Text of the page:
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Title | Optimal decoding of PSK and QAM signals in frequency nonselective fading channels |
Creator |
Bouras, Dimitri |
Publisher | University of British Columbia |
Date Issued | 1991 |
Description | In this thesis, the maximum likelihood sequential decoder for the reception of coded digitally modulated signals with single or multiamplitude constellations transmitted over a multiplicative, frequency nonselective fading (Rayleigh or Rician) channel and corrupted by additive white Gaussian noise (AWGN), is derived. It is shown that its structure consists of a combination of envelope, multiple differential¹ and coherent detectors. The outputs of each of these detectors are jointly processed by means of an algorithm which is presented in a recursive form. The derivation of this new receiver is general enough to accommodate uncoded as well as trellis coded Phase Shift Keying (PSK) and Quadrature Amplitude Modulated (QAM) schemes. Differentially encoded signals, such as the π/4-shift DQPSK scheme which has been selected as the new transmission standard for the emerging all-digital North American and Japanese cellular system, can be also incorporated. Furthermore, there is no assumption made on the power spectral density (or equivalently on the autocorrelation function) of the fading process, although it is considered to be known to the receiver. In order to reduce the overall receiver implementation complexity, several reduced complexity, near optimal versions of the algorithm are presented. These reduced complexity receivers are based on the use of only few multiple differential detectors. Performance evaluation results for reduced complexity trellis coded π/4-shift DQPSK and π/4-shift 8-DQAM systems have demonstrated that the proposed receivers dramatically reduce the error floor occurring due to fading. For example, for the π/4-shift DQPSK scheme operated in a fast (B[formula omitted]T=0.l25) Rayleigh flat-fading channel at a Signal-to-Noise ratio (SNR) of about 25 dB, the new reduced complexity receiver structures result in a bit error rate (BER) reduction of more than three orders of magnitude as compared to a conventional Viterbi receiver. For a slower fading channel, these gains are even higher. What is even more interesting, though, is that this performance was achieved by employing only up to third order multiple differential detectors, thus maintaining reasonable levels of implementation complexity. By further increasing the order of the employed multiple differential detectors, the obtained BER performance improvements were found to be minimal. To verify experimentally the effectiveness of the proposed receivers and to gain additional insight into some of the real-life implementation problems involved, we designed and realized in hardware a prototype π/4-shift DQPSK modem. Although its transmitter was designed with off the shelf digital TTL chips, linear analog devices and RF modules, its receiver was implemented by means of a TMS320C30 Digital Signal Processor. Employing this "flexible" receiver, the proposed algorithms could be evaluated very efficiently. The various experimental BER results obtained were in excellent agreement with the equivalent results obtained by means of computer simulation. Motivated by these very encouraging experimental performance results, it is believed that LSI/VLSI implementation of such a π/4-shift DQPSK modem would be a very worthwhile task. ¹ As it will be explained later on, a k[formula omitted] order multiple differential detector is a differential detector employing a k[formula omitted] symbol delay element. |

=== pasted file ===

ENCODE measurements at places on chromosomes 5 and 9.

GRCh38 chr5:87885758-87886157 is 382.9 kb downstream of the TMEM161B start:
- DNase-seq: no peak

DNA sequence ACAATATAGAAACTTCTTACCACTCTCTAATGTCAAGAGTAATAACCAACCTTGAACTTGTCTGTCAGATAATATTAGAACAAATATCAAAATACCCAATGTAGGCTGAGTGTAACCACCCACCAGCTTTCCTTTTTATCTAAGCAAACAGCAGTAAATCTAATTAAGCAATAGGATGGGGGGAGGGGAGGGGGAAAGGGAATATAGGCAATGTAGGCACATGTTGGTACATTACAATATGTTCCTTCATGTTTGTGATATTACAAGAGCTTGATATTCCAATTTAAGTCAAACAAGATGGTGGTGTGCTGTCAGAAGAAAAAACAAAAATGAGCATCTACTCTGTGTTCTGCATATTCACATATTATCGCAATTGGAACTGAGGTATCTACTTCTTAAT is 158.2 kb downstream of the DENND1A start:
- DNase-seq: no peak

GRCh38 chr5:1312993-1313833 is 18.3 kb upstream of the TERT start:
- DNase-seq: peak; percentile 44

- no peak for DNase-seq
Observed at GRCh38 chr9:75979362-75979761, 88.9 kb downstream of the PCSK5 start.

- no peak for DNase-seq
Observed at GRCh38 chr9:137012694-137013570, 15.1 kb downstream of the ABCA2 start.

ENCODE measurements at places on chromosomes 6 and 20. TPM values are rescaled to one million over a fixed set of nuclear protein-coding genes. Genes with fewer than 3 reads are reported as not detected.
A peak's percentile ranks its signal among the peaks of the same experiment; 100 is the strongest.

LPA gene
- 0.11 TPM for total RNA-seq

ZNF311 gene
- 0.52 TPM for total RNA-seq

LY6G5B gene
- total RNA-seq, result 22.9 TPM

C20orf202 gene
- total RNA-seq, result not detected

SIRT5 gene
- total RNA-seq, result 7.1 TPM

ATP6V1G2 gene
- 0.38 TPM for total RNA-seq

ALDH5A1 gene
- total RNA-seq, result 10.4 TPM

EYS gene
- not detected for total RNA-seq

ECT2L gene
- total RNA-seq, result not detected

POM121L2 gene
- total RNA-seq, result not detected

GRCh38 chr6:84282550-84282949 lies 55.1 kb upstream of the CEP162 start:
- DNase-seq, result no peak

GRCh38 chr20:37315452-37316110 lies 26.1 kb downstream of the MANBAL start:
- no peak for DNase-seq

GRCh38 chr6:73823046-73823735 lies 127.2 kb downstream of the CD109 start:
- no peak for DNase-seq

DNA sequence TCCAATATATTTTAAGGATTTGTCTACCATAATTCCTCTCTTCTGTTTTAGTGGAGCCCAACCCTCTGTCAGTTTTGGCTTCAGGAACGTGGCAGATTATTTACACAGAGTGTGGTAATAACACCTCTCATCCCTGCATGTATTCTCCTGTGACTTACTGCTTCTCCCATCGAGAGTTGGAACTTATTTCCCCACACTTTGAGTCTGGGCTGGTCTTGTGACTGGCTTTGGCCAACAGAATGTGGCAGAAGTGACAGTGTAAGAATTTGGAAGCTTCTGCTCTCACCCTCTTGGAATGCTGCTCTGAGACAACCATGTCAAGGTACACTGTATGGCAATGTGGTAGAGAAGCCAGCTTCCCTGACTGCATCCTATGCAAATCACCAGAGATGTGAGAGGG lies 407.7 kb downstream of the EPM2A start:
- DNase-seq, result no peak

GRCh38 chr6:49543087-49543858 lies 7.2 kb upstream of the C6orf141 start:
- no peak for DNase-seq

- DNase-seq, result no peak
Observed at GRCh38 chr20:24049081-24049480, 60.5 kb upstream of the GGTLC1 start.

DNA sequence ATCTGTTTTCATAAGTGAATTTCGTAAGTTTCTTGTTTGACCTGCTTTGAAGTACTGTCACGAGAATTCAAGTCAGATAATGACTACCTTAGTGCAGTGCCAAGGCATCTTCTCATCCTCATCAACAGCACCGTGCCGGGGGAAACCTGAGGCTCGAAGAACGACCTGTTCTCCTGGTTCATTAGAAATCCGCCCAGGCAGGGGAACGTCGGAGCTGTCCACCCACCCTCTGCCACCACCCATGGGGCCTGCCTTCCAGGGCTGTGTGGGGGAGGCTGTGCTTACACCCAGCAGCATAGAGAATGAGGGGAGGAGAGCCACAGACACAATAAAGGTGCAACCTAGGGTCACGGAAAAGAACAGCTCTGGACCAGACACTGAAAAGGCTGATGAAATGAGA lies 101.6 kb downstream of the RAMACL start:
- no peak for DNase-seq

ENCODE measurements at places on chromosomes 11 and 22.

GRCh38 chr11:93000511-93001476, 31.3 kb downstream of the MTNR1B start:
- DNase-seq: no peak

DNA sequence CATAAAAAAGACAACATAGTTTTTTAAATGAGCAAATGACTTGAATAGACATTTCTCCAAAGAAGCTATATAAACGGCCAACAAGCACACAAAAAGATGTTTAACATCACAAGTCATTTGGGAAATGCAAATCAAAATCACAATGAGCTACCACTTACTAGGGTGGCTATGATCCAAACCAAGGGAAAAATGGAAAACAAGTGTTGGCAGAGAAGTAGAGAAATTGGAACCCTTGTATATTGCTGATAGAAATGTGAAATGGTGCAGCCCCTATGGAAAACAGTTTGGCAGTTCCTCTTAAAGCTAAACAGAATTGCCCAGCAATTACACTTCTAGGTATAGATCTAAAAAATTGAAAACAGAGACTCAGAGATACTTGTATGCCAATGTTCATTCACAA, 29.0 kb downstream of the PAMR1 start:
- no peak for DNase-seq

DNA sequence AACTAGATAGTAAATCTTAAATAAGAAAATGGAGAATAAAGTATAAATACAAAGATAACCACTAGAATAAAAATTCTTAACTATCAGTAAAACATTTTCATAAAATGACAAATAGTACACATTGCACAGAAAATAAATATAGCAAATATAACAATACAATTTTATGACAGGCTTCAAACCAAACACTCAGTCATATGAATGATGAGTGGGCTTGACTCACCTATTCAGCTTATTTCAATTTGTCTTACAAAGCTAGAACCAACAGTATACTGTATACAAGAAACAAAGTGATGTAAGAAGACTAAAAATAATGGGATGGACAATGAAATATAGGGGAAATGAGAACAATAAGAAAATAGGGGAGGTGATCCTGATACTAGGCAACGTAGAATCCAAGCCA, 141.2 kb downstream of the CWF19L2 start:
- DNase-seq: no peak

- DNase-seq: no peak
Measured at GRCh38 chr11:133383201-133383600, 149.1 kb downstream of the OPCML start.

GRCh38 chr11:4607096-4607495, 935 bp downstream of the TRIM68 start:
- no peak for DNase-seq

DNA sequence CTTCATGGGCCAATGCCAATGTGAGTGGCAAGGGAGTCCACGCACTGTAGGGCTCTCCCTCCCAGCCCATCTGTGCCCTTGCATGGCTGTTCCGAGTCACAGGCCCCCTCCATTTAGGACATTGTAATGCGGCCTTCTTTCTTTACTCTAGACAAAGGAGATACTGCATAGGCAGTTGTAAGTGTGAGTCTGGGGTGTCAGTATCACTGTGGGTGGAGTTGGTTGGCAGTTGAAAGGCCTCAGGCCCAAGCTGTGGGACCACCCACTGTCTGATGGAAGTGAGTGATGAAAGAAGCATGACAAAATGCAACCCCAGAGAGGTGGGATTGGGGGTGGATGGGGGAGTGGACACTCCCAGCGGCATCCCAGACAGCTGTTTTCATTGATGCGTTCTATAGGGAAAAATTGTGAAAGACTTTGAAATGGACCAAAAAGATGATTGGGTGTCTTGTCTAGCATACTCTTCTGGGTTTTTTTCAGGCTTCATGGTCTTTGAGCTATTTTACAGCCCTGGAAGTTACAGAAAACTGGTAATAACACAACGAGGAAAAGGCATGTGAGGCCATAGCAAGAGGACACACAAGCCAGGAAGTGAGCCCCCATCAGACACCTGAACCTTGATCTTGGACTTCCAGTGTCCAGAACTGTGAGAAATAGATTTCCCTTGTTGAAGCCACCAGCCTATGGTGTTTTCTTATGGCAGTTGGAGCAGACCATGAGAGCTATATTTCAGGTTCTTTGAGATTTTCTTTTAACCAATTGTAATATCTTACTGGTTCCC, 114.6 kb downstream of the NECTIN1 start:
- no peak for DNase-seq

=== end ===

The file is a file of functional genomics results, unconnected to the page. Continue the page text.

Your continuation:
Genre |
Thesis/Dissertation |
Type |
Text |
Language | eng |
Date Available | 2010-11-12 |
Provider | Vancouver : University of British Columbia Library |
Rights | For non-commercial purposes only, such as research, private study and education. Additional conditions apply, see Terms of Use https://open.library.ubc.ca/terms_of_use. |
DOI | 10.14288/1.0065456 |
URI | http://hdl.handle.net/2429/29927 |
Degree |
Master of Applied Science - MASc |
Program |
Electrical and Computer Engineering |
Affiliation |
Applied Science, Faculty of Electrical and Computer Engineering, Department of |
Degree Grantor | University of British Columbia |
Campus |
UBCV |
Scholarly Level | Graduate |
AggregatedSourceRepository | DSpace |